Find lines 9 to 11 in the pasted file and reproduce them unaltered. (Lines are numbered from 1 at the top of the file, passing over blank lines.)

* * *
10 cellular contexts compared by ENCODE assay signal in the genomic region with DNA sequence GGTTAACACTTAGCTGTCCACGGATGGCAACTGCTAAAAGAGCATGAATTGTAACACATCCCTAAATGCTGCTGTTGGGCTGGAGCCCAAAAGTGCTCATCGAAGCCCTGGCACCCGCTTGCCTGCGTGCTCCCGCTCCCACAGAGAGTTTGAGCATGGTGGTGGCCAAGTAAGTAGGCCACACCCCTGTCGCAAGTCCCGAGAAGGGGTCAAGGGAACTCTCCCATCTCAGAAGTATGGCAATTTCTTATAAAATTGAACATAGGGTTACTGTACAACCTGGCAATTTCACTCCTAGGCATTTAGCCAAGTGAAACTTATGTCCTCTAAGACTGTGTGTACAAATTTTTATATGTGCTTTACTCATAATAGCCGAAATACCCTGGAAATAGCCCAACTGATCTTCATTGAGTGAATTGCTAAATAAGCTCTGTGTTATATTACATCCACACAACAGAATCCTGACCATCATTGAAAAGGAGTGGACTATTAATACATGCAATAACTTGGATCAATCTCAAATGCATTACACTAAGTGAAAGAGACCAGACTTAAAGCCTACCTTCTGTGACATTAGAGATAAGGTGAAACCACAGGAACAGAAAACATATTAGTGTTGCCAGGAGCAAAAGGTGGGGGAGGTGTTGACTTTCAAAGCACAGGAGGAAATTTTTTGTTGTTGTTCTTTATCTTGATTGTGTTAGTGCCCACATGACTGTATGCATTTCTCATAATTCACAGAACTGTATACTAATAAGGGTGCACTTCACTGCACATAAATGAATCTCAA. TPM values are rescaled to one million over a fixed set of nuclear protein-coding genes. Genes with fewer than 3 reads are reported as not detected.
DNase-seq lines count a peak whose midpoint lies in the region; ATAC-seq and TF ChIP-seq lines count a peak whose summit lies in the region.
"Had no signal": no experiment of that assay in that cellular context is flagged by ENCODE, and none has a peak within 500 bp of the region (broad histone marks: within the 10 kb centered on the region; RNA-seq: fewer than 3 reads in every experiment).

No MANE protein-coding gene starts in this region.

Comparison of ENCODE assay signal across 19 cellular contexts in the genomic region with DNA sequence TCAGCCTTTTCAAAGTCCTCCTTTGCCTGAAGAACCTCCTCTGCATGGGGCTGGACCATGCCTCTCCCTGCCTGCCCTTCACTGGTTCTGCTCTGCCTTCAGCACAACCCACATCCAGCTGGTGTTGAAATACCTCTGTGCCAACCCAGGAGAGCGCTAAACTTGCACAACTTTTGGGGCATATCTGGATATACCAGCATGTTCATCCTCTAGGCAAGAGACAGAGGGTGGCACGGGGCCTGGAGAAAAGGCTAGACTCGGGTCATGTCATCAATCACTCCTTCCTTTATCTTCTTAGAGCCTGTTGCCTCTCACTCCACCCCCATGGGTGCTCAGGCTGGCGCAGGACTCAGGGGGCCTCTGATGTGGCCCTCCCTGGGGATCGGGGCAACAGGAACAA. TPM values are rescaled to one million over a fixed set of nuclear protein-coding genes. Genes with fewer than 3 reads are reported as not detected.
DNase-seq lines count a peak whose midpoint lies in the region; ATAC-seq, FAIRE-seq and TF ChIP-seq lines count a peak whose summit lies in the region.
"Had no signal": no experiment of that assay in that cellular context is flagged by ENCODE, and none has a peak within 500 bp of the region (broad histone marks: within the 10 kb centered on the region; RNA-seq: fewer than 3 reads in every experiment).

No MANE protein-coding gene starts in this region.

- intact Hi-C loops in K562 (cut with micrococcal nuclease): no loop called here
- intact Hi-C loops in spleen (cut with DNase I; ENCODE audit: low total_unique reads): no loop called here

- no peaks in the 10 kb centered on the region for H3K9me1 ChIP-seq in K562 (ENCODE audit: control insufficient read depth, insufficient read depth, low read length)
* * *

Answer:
- intact Hi-C loops in K562 (cut with micrococcal nuclease): no loop called here
- intact Hi-C loops in spleen (cut with DNase I; ENCODE audit: low total_unique reads): no loop called here

- no peaks in the 10 kb centered on the region for H3K9me1 ChIP-seq in K562 (ENCODE audit: control insufficient read depth, insufficient read depth, low read length)